Standing in awe of heaven . . .
My last post dealt with what I see as one of the most deeply problematic aspects of formal religion — particularly Christianity in its orthodox, doctrinal forms. In a nutshell, it mostly just drives me nuts. What a relief it was then, yesterday, to spend some goodly time with a good and old friend from my college days who has found a home within a Quaker community. To be able to talk at length about the divine and the sacred without getting bogged down in belief and doctrines is such a rare and wonderful thing. As is our want we did all that talking whilst walking over to Grantchester by the river in the spring sun. And then, today, Susanna and I, taking advantage of the continuing fine weather, went over to the Cambridge University Botanic Garden to spend sometime together ourselves in conversation amidst the glories of spring. (All the photos here are from this visit except the last two which are of Emmanuel College where Susanna arranges the chapel flowers during term time. As always just click on a photo to enlarge it.)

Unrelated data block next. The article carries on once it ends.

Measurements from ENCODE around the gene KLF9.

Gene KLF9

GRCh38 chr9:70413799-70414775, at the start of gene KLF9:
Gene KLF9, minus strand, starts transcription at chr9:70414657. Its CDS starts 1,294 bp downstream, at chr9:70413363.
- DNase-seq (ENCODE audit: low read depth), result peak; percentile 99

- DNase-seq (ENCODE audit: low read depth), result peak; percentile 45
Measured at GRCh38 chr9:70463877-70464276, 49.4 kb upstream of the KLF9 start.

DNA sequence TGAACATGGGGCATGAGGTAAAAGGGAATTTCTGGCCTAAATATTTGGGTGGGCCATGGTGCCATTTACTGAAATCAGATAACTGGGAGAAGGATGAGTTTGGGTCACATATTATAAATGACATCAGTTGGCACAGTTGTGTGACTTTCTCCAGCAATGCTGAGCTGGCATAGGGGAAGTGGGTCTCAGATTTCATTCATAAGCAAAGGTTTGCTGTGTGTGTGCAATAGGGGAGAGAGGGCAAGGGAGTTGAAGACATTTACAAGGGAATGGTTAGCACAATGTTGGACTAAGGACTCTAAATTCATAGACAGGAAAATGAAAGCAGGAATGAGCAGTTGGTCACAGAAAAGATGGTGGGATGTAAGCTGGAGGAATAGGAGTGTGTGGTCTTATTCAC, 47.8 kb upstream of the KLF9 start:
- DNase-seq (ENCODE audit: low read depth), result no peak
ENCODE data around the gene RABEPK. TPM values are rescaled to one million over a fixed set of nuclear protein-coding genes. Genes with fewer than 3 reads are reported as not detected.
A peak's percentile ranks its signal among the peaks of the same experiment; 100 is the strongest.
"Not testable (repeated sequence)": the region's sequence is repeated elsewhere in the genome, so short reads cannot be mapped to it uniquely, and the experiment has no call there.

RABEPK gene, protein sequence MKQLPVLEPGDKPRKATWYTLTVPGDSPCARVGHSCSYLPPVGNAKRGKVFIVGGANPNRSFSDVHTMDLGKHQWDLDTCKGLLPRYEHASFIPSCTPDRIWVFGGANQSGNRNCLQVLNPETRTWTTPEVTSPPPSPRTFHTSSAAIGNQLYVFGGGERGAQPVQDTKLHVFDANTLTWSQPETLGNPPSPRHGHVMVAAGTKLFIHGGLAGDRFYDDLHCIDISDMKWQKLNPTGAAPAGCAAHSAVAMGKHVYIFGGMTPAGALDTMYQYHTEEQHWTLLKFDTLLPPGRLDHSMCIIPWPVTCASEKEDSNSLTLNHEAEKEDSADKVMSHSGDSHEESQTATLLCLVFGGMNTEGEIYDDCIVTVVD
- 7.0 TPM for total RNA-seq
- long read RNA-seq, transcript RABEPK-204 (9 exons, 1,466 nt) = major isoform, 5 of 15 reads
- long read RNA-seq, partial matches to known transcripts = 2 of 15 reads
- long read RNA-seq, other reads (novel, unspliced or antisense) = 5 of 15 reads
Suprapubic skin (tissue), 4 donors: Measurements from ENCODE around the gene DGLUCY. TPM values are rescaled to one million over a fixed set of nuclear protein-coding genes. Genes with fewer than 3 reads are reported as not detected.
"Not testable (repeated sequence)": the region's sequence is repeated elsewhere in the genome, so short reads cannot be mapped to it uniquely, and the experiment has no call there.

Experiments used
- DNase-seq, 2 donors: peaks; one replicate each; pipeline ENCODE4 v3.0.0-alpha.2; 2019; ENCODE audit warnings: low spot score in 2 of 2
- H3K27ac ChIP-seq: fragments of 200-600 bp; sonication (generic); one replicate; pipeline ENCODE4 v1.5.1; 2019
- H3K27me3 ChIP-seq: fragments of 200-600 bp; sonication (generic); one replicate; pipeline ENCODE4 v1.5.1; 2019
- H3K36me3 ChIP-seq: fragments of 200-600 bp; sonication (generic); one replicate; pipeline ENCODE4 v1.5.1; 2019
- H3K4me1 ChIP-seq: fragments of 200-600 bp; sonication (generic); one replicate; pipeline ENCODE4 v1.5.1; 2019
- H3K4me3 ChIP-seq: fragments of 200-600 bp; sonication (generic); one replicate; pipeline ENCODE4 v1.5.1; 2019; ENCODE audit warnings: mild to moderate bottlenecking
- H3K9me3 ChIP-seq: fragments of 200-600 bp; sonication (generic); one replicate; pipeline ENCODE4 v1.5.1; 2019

Both these splendid events served to remind me, as Howard Wettstein (in his Significance of Religious Experience) is very keen to point out, that the concept of ‘belief’ or a ‘believer’ is entirely absent from the Hebrew Bible. Instead of a believer we find there the idea of y’re shamayim, that is to say someone who stands in awe of heaven.
Well, in the presence of such natural beauty my friend, and my wife and I, for sure, found ourselves repeatedly standing in "awe of heaven"— with no doctrines and no belief in play, just awe and gratitude.